Campus / News / November 18, 2010

Students, faculty illuminate Islam

Last Thursday, Knox’s Islamic Club hosted a forum to address many misconceptions people have about the religion of Islam. The discussion of “Islam Talks” was held in Ferris Lounge and was led by Political Science professor Bob Seibert, Economics professor Roy Andersen and co-president of the Islamic Club, sophomore Rana Tahir.

The three major misconceptions that were addressed in the talk were that Islam is a violent religion, Islam oppresses women and Islam is a culture and not just a religion. Discussion was open to all members who attended the talk, which was comprised of students and several faculty members.

Misconceptions about Islam date back to the end of the 8th century, Seibert said, at which time Christian scholars started blatant lies about the Islamic faith, such as its followers worshipped the prophet Mohammed as a god. This was due mostly to the threat that Islam posed to the Christian faith, as it expanded at that time all over the north African and Eurasian continent.

Seibert said the Islamic Club and the academic departments felt the need to host this talk because they “are appalled by the ignorance in our culture” concerning not only Islam, but most religious faiths. He cited a poll from the Pugh Foundation that shows Americans are “ignorant and illiterate” about the origins and beliefs of other religions as well as their own. The bottom line, he said, is that “Islam is misrepresented in our public discourse.”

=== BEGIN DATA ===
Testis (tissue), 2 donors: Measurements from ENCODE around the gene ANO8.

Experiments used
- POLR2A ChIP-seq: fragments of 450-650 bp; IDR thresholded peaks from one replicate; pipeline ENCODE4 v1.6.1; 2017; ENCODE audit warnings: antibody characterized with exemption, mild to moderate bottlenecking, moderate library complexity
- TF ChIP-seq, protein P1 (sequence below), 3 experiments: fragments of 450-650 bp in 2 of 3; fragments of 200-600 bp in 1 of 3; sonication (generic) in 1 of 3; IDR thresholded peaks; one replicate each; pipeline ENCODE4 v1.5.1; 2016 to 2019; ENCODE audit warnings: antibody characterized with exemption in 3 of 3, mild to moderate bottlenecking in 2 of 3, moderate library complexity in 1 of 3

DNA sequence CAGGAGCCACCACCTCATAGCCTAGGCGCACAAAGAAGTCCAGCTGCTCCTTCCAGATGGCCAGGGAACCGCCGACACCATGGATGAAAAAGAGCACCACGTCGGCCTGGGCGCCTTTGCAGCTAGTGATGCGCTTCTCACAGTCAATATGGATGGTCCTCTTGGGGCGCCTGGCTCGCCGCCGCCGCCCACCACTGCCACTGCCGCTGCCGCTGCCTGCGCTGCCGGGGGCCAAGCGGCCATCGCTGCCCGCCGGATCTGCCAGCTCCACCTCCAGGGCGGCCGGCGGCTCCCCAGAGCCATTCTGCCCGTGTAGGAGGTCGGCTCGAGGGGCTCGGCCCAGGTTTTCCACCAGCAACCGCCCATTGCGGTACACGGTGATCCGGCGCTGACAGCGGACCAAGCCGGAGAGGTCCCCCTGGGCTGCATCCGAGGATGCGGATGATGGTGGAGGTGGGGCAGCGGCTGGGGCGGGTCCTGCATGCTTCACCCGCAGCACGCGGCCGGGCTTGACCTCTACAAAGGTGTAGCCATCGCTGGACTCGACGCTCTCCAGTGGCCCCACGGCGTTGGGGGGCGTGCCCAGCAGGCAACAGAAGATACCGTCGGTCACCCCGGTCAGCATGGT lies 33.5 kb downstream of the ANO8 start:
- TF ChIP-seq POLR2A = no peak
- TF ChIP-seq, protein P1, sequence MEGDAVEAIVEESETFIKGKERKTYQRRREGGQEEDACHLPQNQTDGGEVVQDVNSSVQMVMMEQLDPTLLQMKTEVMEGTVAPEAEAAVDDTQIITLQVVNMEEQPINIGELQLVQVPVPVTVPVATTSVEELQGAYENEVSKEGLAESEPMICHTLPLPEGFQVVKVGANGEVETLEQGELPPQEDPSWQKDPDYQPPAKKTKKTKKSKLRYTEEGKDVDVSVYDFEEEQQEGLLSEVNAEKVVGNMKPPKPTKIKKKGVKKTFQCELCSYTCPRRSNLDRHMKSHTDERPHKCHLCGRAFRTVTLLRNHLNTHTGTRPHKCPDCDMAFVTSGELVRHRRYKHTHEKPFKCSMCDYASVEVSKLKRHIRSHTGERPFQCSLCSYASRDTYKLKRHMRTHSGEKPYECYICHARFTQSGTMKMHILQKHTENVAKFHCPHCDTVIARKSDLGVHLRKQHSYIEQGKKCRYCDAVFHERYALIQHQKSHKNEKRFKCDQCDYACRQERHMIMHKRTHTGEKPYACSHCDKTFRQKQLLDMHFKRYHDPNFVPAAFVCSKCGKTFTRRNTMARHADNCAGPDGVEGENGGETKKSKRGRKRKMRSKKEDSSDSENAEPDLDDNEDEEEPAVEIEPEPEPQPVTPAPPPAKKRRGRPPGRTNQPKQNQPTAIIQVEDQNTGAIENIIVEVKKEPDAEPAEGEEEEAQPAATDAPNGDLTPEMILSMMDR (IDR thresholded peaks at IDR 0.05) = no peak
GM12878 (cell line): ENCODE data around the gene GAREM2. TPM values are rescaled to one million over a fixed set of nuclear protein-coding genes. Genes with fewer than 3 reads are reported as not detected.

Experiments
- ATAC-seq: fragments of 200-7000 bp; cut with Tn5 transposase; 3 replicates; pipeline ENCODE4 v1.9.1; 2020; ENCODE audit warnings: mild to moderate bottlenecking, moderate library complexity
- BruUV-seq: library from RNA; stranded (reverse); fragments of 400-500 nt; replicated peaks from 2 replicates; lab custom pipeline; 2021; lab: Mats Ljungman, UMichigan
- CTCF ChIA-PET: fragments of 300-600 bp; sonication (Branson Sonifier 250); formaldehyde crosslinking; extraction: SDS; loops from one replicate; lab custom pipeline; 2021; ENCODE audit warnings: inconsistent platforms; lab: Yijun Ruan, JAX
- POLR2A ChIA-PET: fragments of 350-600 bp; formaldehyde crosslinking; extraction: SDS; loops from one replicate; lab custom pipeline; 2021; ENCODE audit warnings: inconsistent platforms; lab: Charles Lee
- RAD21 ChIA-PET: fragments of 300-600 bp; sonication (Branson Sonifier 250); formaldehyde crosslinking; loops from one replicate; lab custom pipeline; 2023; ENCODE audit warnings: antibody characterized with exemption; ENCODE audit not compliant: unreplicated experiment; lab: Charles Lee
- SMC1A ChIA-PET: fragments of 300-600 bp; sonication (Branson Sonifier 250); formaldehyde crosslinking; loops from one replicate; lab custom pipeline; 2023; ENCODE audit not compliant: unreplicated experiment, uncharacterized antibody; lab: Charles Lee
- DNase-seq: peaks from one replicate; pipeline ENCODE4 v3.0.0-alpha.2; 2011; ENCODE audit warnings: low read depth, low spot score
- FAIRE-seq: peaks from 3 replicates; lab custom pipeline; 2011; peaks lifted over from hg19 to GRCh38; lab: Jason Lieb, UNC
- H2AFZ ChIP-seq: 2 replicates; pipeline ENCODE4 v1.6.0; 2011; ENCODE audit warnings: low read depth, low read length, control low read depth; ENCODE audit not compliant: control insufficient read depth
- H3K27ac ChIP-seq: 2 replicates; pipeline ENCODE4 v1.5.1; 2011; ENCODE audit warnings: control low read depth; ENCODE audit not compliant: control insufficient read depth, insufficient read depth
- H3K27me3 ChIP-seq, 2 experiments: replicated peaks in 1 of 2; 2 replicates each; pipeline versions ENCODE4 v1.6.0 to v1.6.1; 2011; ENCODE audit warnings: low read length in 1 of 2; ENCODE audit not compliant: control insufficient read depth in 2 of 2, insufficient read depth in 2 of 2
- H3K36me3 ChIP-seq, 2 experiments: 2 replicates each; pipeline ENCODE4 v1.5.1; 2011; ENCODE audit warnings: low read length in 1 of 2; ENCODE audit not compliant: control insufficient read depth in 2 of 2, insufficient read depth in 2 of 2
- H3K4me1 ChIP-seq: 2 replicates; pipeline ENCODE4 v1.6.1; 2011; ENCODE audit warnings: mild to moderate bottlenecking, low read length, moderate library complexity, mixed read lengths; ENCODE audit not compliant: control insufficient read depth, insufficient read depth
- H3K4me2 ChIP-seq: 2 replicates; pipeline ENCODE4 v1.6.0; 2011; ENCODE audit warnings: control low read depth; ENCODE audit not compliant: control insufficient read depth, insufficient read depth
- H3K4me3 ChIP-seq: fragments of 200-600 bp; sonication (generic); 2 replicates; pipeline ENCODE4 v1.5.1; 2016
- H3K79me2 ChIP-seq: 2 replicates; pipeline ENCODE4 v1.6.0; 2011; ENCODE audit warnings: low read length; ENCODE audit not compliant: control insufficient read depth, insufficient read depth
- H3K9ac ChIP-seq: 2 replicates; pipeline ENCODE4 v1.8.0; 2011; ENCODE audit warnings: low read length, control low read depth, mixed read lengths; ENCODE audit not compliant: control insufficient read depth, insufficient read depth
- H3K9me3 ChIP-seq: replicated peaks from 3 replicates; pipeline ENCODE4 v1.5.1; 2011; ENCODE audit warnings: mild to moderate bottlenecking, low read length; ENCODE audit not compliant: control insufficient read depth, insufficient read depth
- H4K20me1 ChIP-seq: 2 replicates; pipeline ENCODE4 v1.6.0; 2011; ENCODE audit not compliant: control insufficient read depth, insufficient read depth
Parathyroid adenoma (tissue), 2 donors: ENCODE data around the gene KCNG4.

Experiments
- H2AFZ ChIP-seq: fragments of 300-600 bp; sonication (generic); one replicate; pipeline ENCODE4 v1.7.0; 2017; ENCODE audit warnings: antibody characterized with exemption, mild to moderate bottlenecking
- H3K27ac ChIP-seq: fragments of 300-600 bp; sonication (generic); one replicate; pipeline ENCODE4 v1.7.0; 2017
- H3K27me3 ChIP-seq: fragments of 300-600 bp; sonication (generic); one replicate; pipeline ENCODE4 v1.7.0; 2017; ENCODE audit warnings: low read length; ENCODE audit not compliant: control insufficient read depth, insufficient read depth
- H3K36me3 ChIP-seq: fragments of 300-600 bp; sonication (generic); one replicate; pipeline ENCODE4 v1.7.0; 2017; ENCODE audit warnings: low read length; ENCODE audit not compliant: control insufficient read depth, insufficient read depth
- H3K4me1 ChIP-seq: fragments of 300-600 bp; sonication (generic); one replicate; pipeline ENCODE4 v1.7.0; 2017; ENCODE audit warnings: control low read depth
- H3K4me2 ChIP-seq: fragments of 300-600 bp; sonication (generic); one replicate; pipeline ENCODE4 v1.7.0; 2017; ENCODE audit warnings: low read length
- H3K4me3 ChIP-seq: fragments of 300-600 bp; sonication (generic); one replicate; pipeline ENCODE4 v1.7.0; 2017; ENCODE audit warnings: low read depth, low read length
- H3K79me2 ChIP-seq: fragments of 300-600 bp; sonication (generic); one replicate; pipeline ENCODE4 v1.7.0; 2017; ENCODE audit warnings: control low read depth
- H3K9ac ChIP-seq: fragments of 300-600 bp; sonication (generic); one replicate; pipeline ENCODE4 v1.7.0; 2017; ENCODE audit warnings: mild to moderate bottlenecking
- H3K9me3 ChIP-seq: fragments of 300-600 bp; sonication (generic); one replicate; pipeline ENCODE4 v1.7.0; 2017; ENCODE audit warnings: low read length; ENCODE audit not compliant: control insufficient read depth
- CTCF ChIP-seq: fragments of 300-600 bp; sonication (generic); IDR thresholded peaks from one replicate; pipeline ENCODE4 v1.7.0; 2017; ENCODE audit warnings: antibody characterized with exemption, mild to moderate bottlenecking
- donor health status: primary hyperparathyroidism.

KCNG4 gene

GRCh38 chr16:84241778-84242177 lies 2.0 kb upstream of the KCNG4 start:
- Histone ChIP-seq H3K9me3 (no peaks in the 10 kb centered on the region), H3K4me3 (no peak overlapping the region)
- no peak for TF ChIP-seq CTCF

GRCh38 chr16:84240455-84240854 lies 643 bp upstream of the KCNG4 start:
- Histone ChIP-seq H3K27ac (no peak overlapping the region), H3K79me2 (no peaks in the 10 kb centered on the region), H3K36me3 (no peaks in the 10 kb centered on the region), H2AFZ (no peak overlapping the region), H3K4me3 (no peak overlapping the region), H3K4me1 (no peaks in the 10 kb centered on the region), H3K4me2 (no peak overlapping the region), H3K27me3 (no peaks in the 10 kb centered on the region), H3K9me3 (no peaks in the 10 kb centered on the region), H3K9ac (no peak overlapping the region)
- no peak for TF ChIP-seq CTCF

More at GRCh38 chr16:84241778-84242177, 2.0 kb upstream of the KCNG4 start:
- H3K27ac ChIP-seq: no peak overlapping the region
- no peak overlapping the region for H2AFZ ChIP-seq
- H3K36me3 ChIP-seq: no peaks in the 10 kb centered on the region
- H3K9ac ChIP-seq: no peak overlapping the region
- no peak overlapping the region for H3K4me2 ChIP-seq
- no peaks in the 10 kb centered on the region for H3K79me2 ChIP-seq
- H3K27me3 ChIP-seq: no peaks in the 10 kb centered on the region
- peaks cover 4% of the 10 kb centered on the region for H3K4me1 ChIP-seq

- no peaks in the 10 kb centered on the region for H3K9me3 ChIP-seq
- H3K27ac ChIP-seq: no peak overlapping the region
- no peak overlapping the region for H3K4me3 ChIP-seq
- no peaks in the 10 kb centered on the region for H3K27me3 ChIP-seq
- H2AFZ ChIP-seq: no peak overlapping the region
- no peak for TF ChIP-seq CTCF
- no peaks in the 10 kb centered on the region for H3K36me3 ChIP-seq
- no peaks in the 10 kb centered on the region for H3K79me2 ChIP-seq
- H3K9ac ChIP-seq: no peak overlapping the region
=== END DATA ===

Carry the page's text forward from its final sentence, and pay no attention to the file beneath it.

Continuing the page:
Tahir addressed the issue of the distinction between what the Qu’ran (the Islamic holy book) actually says and what people think it says. For instance, there is nothing in the Qu’ran that says Muslim women must wear a hijab, or head scarf. It is a personal choice meant to enforce the idea of being modest, Tahir said, but the actual rules for doing so vary from household to household more than they do from country to country. “The root is social,” she said.

Tahir also pointed out many instances in which people have misinterpreted sayings from the Qu’ran. For instance, the passage that condones the killing of Jews is often read outside of its historical context, in which the Muslims were being oppressed by the Jews of Israel. The violence was to stop, though, once the oppression ended, a phrase which people often deliberately leave out. The discussion emphasized that Islam is actually a religion about peace, and the Qu’ran says that children, women and the elderly are never to be harmed. “Only hurt who is hurting you,” Andersen paraphrased.

Attendees were able to submit questions anonymously for discussion; these questions ranged from how accepting Islam is of converts (“Very,” the panel said) to where the belief that Islamic martyrs are given 42 virgins in heaven comes from (a myth meant to glorify war veterans, the panel said). These questions generated much of the discussion on Islam and covered many topics, from the importance of fasting during Ramadan to the portrayal of Muslims in the media.

“We all are where we came from, and we all have misconceptions,” Andersen said. “We can’t get rid of them, but we can do our best to minimize them.”

Allison White

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